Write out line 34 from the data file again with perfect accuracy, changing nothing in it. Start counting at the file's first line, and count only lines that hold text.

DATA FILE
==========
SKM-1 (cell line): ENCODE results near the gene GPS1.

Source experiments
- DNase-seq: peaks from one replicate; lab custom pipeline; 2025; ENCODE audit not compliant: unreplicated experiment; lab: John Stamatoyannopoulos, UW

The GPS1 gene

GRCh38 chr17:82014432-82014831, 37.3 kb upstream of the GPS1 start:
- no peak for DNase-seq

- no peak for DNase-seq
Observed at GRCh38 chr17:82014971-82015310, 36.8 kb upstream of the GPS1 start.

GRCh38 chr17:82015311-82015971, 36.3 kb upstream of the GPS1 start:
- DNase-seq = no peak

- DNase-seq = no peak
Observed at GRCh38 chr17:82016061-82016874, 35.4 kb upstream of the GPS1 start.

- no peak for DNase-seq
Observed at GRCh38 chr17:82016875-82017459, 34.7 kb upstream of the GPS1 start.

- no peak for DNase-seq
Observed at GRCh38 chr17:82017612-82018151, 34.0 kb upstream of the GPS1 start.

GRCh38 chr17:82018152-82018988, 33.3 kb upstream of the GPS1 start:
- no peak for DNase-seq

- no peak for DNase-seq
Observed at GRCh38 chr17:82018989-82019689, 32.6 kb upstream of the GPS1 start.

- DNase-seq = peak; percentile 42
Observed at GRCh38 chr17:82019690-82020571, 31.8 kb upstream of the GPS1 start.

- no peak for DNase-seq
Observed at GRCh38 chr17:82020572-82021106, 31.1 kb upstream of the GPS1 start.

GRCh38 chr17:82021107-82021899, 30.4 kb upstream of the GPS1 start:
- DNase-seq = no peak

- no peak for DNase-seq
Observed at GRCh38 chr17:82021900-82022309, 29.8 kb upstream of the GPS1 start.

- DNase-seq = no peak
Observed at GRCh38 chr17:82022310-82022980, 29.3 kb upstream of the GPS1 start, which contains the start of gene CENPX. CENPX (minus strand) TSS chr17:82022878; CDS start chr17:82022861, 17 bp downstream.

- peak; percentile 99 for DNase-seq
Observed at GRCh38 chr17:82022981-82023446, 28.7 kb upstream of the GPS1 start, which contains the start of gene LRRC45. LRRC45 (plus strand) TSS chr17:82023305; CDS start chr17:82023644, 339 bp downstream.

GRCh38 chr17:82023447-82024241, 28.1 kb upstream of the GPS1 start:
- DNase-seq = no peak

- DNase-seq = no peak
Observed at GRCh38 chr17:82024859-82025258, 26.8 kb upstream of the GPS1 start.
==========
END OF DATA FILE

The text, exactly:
- DNase-seq = no peak